18. 18. <ul><li>The teaching profession represents more than 2 % of the active population in all European countries. In all countries, the percentage of women teachers decreases at higher levels of education. </li></ul><ul><li>Decisions about the weekly timetable, teaching methods, choice of textbooks, and grouping and continuous assessment of pupils are almost always taken by schools themselves. </li></ul><ul><li>Schools have some room for manoeuvre concerning use of the budget they receive for operational resources. By contrast, their scope for purchasing fixed assets (immovables) financed by public funds and for raising and using funds from private loans is limited </li></ul>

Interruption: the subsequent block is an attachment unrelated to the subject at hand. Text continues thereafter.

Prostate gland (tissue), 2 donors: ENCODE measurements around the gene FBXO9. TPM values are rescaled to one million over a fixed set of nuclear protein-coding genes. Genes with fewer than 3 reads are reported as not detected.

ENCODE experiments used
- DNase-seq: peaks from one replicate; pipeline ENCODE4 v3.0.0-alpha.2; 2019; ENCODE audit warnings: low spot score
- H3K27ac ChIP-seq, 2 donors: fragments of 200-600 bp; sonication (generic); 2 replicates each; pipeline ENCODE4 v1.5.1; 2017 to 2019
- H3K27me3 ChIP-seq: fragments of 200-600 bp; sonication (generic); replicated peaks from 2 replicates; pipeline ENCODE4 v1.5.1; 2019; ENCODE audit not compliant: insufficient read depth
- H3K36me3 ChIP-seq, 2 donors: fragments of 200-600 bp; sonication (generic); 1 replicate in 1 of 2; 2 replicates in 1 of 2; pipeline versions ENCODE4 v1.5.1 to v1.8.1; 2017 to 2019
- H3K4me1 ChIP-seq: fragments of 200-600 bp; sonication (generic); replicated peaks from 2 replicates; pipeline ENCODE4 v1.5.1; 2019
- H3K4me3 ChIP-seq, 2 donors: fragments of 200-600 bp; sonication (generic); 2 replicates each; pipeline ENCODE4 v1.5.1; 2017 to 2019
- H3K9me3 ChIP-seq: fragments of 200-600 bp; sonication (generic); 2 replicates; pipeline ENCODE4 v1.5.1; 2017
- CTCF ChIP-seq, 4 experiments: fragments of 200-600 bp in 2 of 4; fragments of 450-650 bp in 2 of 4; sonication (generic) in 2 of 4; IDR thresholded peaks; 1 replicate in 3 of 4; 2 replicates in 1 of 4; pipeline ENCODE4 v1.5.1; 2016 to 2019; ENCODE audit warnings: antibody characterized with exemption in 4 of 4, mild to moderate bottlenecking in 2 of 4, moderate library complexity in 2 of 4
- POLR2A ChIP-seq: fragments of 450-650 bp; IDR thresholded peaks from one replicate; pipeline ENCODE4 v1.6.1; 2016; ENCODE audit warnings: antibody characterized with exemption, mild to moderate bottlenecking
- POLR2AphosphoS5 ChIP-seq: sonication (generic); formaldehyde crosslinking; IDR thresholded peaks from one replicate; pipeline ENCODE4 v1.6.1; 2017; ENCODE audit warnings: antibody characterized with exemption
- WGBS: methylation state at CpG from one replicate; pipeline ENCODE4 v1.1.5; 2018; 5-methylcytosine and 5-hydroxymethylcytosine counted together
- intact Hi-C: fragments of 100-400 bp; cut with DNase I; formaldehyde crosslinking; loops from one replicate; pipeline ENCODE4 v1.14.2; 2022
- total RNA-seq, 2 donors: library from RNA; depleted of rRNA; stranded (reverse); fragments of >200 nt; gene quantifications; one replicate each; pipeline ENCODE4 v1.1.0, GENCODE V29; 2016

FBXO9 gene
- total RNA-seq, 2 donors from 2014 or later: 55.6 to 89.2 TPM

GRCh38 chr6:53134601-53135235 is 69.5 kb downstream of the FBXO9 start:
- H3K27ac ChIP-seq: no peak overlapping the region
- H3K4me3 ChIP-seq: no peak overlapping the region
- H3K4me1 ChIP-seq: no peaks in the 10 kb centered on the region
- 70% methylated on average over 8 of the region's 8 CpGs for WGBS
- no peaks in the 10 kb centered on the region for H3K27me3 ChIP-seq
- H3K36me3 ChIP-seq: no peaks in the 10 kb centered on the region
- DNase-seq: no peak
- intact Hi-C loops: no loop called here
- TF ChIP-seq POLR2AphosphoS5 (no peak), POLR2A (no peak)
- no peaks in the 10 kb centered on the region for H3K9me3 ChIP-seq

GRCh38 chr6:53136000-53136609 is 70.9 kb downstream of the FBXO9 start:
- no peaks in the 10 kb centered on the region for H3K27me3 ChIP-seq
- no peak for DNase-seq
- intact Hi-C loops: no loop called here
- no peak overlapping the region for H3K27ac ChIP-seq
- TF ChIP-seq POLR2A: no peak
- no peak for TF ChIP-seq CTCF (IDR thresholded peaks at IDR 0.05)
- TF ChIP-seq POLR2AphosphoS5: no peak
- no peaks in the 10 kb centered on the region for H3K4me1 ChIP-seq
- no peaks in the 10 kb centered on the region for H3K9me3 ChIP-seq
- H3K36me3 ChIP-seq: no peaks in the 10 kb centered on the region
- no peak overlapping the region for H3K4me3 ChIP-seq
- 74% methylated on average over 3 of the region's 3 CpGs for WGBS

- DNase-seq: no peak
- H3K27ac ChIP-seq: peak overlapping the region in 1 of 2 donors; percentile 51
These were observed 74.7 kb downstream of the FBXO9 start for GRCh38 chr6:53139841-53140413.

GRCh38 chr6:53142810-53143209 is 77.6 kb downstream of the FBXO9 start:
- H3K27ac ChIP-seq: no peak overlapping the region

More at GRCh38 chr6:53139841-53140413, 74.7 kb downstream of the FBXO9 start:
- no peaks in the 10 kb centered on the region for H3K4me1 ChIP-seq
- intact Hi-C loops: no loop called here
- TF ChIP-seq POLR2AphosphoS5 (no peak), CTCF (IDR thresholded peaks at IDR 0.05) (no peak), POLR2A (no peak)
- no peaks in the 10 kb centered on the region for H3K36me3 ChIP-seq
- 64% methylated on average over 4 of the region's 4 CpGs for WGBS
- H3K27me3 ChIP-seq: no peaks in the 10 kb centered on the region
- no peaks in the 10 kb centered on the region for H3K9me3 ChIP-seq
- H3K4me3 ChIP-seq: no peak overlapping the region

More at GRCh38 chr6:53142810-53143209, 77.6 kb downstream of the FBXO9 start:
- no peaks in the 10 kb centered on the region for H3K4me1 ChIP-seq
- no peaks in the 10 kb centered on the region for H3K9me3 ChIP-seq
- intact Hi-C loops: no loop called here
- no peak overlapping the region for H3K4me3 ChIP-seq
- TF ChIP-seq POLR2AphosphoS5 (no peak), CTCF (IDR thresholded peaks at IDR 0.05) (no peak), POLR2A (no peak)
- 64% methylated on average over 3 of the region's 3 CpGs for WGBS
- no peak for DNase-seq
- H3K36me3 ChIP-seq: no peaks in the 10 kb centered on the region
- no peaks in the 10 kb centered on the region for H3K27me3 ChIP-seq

19. 19. <ul><li>International references on the field of education: </li></ul><ul><li>UNESCO </li></ul><ul><li>European Union. Education and Training Commission </li></ul><ul><li>“ Key Data on Education” (2005) Eurydice Network. </li></ul><ul><li>“ Qualification systems. Bridges to lifelong learning”(2007) OECD </li></ul><ul><li> </li></ul>
  20. 20. <ul><li>UNESCO. United Nations Educational, Scientific and Cultural organisation. </li></ul><ul><li>Millennium Development Goals for 2015 </li></ul><ul><li>halve the proportion of people living in extreme poverty </li></ul><ul><li>achieve universal primary education in all countries </li></ul><ul><li>eliminate gender disparity in primary and secondary education </li></ul><ul><li>help countries implement a national strategy for sustainable development </li></ul><ul><li>to reverse current trends in the loss of environmental resources </li></ul>